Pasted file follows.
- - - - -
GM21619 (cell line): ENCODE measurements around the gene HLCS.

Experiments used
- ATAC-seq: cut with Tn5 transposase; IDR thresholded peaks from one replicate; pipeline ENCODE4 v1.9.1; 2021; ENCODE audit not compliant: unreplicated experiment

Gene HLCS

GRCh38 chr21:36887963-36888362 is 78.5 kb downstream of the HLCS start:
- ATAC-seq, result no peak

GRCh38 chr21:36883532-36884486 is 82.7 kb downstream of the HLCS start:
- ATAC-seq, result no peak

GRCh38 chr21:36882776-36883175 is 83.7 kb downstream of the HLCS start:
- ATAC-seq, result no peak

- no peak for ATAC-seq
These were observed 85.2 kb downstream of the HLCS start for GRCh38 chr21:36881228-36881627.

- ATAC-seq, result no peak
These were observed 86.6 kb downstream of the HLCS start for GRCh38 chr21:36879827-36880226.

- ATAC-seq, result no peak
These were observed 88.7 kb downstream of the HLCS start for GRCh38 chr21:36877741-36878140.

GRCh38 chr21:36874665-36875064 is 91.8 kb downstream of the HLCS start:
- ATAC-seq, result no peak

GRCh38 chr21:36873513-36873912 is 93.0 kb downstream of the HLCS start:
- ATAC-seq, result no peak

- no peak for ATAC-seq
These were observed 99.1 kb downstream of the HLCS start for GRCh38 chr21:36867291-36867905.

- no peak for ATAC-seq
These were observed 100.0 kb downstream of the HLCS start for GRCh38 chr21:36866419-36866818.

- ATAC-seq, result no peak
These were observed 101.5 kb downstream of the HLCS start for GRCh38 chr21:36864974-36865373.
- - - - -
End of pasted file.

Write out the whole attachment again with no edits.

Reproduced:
GM21619 (cell line): ENCODE measurements around the gene HLCS.

Experiments used
- ATAC-seq: cut with Tn5 transposase; IDR thresholded peaks from one replicate; pipeline ENCODE4 v1.9.1; 2021; ENCODE audit not compliant: unreplicated experiment

Gene HLCS

GRCh38 chr21:36887963-36888362 is 78.5 kb downstream of the HLCS start:
- ATAC-seq, result no peak

GRCh38 chr21:36883532-36884486 is 82.7 kb downstream of the HLCS start:
- ATAC-seq, result no peak

GRCh38 chr21:36882776-36883175 is 83.7 kb downstream of the HLCS start:
- ATAC-seq, result no peak

- no peak for ATAC-seq
These were observed 85.2 kb downstream of the HLCS start for GRCh38 chr21:36881228-36881627.

- ATAC-seq, result no peak
These were observed 86.6 kb downstream of the HLCS start for GRCh38 chr21:36879827-36880226.

- ATAC-seq, result no peak
These were observed 88.7 kb downstream of the HLCS start for GRCh38 chr21:36877741-36878140.

GRCh38 chr21:36874665-36875064 is 91.8 kb downstream of the HLCS start:
- ATAC-seq, result no peak

GRCh38 chr21:36873513-36873912 is 93.0 kb downstream of the HLCS start:
- ATAC-seq, result no peak

- no peak for ATAC-seq
These were observed 99.1 kb downstream of the HLCS start for GRCh38 chr21:36867291-36867905.

- no peak for ATAC-seq
These were observed 100.0 kb downstream of the HLCS start for GRCh38 chr21:36866419-36866818.

- ATAC-seq, result no peak
These were observed 101.5 kb downstream of the HLCS start for GRCh38 chr21:36864974-36865373.